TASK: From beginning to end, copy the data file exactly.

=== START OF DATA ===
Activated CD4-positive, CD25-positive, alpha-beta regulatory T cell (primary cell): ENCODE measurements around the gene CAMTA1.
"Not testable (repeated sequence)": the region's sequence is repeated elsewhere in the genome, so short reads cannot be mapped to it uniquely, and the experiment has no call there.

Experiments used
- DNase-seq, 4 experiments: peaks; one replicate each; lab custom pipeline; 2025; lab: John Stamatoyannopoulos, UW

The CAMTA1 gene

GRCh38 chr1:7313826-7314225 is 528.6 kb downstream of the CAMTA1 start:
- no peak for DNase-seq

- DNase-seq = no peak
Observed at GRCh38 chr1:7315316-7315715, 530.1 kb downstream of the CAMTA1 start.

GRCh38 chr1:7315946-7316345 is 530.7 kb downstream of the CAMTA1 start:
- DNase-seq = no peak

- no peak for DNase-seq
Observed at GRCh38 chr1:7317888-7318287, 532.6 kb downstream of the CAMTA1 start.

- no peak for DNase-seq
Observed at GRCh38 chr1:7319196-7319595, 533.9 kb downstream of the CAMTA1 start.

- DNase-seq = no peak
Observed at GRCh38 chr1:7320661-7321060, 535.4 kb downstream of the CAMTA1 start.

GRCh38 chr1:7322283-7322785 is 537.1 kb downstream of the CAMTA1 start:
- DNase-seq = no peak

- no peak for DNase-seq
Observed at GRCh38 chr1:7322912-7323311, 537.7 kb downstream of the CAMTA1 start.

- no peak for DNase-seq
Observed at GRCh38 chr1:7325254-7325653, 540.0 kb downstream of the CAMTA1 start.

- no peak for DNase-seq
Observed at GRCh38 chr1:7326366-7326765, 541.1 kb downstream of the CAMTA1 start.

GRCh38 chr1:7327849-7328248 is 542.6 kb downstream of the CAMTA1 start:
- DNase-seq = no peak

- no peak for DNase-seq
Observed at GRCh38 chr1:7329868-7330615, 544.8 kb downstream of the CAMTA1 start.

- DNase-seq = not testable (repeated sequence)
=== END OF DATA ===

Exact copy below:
Activated CD4-positive, CD25-positive, alpha-beta regulatory T cell (primary cell): ENCODE measurements around the gene CAMTA1.
"Not testable (repeated sequence)": the region's sequence is repeated elsewhere in the genome, so short reads cannot be mapped to it uniquely, and the experiment has no call there.

Experiments used
- DNase-seq, 4 experiments: peaks; one replicate each; lab custom pipeline; 2025; lab: John Stamatoyannopoulos, UW

The CAMTA1 gene

GRCh38 chr1:7313826-7314225 is 528.6 kb downstream of the CAMTA1 start:
- no peak for DNase-seq

- DNase-seq = no peak
Observed at GRCh38 chr1:7315316-7315715, 530.1 kb downstream of the CAMTA1 start.

GRCh38 chr1:7315946-7316345 is 530.7 kb downstream of the CAMTA1 start:
- DNase-seq = no peak

- no peak for DNase-seq
Observed at GRCh38 chr1:7317888-7318287, 532.6 kb downstream of the CAMTA1 start.

- no peak for DNase-seq
Observed at GRCh38 chr1:7319196-7319595, 533.9 kb downstream of the CAMTA1 start.

- DNase-seq = no peak
Observed at GRCh38 chr1:7320661-7321060, 535.4 kb downstream of the CAMTA1 start.

GRCh38 chr1:7322283-7322785 is 537.1 kb downstream of the CAMTA1 start:
- DNase-seq = no peak

- no peak for DNase-seq
Observed at GRCh38 chr1:7322912-7323311, 537.7 kb downstream of the CAMTA1 start.

- no peak for DNase-seq
Observed at GRCh38 chr1:7325254-7325653, 540.0 kb downstream of the CAMTA1 start.

- no peak for DNase-seq
Observed at GRCh38 chr1:7326366-7326765, 541.1 kb downstream of the CAMTA1 start.

GRCh38 chr1:7327849-7328248 is 542.6 kb downstream of the CAMTA1 start:
- DNase-seq = no peak

- no peak for DNase-seq
Observed at GRCh38 chr1:7329868-7330615, 544.8 kb downstream of the CAMTA1 start.

- DNase-seq = not testable (repeated sequence)